This Coast to Coast bike trip landed just north of Los Angeles at Deep End Ranch where David Bunn has built a wormhole to the past, in the middle of a lemon farm. Joined by a host of notable LA Old Time masters such as David Bragger, Susan Platz, Joe Wack and many more colorful, unique and very real musician folks. The seventeen tunes that Ben and Ben present are pure Old Time, embellished with fiddle, banjo, accordion, mandolin, guitar and vocals that are reminiscent of the early field recordings of Appalachia, right there in the California hills. About Deep End Sessions, David says, “Here’s some home-made acoustic music in the old-time tradition, recorded in the living room of a California farm house we call “the lodge.” Built in 1908, the old wooden walls, beamed ceiling and old rugs of the living room seem to have some rather wonderful sonic characteristics.”
Ben Townsend is no stranger to Old Time. Ben is not a rural tobacco spitter, (like myself, minus the tobacco). Ben is not a trend chaser, coming Down From The Mountain in search of Oh Brother. Matter of fact while these music/drama events, including Songcatcher and Cold Mountain were creating yet another “folk scare”, Ben was already deep into the genre, having learned some banjo from Riley Baugus. Ben told me, “I remember going to see Oh Brother with my friend from home who was a fiddler, and we enjoyed the movie, and I remember that I watched Cold Mountain because Riley Baugus was in it as a voice and I learned a lot of banjo from him. And I remember being interested in Songcatcher because Hazel Dickens was in it, and honestly I think I liked that movie the best of the three and remember watching it with my mom when I would come home from college, but by the time that was all happening I had already been playing for several years and was already meeting the real people that would change my life forever. Those just kind of seemed like movies to me, and I never understood what the big deal was, they were great entertainment, but didn’t really speak to me the same way that the real people I was learning from at the time did.” Ben played and travelled several years with his band, The Fox Hunt, ( see Nd article from 2010 http://nodepression.com/article/its-tally-ho-fox-hunt) and later with the Hackensaw Boys as well, and has recorded on several projects.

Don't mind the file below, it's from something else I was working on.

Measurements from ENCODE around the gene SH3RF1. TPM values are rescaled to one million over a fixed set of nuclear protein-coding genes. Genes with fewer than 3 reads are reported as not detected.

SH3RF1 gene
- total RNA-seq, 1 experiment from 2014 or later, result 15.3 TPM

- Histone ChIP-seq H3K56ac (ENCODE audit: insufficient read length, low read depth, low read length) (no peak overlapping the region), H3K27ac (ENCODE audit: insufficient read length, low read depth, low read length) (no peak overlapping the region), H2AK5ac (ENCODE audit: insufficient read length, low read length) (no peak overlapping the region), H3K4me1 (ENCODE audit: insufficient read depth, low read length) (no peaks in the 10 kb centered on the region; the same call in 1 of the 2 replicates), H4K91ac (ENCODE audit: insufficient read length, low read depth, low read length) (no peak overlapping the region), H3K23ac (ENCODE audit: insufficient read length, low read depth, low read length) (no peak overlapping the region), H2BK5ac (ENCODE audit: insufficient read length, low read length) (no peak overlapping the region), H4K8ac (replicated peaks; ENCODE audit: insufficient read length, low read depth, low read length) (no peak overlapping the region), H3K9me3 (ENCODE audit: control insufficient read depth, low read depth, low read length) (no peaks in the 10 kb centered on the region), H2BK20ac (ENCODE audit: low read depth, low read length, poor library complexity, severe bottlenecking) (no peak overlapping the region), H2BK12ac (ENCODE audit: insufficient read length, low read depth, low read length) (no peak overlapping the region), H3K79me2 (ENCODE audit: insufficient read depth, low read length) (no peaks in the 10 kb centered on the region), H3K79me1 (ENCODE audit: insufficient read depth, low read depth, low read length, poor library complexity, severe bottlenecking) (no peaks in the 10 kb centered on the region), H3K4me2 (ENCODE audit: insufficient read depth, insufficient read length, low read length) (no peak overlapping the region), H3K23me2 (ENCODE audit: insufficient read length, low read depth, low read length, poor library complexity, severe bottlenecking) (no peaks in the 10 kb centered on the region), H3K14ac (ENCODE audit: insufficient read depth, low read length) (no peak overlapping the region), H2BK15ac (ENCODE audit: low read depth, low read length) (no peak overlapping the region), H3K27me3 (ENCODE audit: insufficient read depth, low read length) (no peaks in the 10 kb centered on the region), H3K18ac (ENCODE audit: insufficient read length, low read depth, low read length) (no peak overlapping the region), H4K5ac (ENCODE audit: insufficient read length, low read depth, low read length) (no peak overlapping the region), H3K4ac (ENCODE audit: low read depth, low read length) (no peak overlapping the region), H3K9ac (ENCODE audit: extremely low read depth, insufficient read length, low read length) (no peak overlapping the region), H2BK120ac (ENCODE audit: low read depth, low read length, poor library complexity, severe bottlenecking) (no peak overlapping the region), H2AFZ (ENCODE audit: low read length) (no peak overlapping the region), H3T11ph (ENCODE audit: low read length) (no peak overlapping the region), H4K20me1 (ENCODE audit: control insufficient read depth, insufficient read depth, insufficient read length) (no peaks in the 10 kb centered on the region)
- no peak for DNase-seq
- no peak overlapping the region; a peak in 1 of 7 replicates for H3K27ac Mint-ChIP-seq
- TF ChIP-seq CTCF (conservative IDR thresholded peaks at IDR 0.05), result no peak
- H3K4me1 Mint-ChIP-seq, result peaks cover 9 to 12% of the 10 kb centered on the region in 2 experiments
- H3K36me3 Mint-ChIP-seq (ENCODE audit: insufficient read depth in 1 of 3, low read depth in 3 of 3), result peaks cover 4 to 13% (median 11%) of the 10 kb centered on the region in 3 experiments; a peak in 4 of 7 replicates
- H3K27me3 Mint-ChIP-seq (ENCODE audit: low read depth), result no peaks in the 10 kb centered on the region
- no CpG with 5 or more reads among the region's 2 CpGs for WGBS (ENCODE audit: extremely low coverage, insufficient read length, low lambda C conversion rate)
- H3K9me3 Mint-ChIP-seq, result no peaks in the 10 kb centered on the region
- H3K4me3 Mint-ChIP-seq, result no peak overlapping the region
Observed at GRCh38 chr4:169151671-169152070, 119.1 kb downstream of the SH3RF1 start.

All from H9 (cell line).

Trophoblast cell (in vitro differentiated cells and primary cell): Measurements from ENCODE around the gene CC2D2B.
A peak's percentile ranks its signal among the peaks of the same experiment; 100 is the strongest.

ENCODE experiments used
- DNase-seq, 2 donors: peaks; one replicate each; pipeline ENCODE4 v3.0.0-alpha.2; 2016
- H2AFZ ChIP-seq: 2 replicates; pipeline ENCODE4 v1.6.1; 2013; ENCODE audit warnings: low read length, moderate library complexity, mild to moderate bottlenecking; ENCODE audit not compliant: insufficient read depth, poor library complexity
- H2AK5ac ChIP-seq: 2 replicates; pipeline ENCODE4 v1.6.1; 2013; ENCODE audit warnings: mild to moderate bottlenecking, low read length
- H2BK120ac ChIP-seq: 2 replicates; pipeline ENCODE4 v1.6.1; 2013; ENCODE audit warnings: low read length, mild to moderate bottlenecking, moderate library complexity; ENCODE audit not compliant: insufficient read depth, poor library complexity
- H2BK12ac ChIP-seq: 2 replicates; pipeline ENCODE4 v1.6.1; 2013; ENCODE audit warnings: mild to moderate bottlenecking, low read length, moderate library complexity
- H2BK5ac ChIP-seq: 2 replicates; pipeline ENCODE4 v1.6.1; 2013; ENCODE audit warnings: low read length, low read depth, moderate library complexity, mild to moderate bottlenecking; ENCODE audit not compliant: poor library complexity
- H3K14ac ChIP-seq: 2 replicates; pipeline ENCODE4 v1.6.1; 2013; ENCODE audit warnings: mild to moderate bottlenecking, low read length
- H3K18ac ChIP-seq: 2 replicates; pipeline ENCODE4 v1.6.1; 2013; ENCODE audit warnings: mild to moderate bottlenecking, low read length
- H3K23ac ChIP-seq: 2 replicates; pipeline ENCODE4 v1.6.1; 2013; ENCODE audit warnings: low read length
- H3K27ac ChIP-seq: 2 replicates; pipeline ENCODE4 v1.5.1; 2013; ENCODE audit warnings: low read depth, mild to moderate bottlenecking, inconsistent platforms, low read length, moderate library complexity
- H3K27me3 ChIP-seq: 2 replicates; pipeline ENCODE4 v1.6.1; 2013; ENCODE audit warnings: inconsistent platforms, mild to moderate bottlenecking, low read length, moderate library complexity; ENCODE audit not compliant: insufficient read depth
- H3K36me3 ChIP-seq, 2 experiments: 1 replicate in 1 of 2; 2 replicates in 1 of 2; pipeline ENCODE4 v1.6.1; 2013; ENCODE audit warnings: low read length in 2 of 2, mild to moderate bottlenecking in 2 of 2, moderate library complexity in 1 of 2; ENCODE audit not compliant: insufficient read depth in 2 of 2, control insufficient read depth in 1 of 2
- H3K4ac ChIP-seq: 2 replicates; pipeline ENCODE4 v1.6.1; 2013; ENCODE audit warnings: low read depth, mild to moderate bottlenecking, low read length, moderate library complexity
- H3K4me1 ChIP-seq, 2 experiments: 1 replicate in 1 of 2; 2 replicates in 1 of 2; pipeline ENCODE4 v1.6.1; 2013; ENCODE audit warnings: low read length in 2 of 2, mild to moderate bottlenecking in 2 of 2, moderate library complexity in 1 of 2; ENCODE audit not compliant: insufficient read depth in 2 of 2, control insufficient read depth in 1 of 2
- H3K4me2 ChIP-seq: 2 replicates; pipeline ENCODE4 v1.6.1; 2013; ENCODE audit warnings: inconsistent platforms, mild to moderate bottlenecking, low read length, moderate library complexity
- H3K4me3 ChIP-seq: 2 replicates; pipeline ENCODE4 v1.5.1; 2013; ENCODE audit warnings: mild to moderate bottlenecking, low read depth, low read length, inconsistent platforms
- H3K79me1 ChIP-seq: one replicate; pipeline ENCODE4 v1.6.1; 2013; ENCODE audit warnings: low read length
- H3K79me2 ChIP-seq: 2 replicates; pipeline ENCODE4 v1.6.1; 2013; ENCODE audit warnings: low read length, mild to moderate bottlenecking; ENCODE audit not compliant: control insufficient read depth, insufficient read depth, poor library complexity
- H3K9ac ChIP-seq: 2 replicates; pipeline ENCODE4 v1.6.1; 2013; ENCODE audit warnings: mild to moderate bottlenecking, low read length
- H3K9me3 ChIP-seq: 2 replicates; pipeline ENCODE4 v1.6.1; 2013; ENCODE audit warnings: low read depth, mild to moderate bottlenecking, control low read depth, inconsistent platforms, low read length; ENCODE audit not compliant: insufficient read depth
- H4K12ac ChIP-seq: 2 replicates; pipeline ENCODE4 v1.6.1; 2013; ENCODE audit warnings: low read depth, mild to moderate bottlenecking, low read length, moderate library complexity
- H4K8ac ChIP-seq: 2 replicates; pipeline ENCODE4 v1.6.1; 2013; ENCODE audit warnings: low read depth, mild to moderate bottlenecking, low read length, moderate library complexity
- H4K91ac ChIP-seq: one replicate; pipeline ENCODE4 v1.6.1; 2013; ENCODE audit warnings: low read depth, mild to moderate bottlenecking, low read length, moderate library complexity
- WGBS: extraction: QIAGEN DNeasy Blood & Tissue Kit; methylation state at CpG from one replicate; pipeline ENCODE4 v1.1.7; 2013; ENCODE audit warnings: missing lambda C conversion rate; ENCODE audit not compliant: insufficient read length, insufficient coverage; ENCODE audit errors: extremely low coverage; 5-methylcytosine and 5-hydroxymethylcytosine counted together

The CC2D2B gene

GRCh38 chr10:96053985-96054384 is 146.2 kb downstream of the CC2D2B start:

Ben grew up in West VA, but not way out there in some remote holler. Ben was situated in a rich area for music, accessible from several directions. “I grew up out on a river road by the South Branch of the Potomac river and am kind of a river rat, loved fishing growing up and used to raft guide and love to spend a lot of my spare time out on the river canoeing and what not. My family lived 5 miles from town and when I was young we’d have to drive an hour to get groceries before they built the Food Lion in Romney, but we were also one of the first families in the neighborhood to get the internet. I built computers with my dad all the time as a kid (built my first one at age 5).”
Ben’s musical influences are all over the place. “I love Sun Ra and Captain Beefheart and Harry Partch, outsider music. I think I’m drawn to these characters and how deliberately they went against the grain just like a Sherman Hammons type or a Tommy Dillon. I think that’s kind of what is awesome about this Appalachian idea of self preservation and self reliance and all, but I see it in many people from all over. The past few years I’ve been listening mostly to hip hop. I finally got really into MF DOOM after years of hearing I should check it out and then just went down the rabbit hole from there, A Tribe Called Quest, De La Soul, Kanye West, Beastie Boys, KRS-ONE, sample based boom bap hip hop is just an amazing, accessible mostly American art form, and I’m hooked on it currently.”
Ben Townsend is not a hillbilly. Ben is a world traveler, an adventurer, heck he went cross country on a bicycle carting instruments. You might just call him fearless, especially trying to make a living as a full-time, non-mainstream Old Time musician with a love for hip hop. That's rare and odd and true and unique- that's Ben Townsend.
Deep End Sessions Vol III, was produced by David Bunn. Engineered by Ben Townsend and Ben Guzman, Mastered by Carl Saff with a very cool hue to the old timey graphics by Kaylan George.
Get to know Ben Townsend, Ben Guzman, Deep End's David Bunn, all on FaceBook
Written by Ernie Hill, www.wordsofernest.com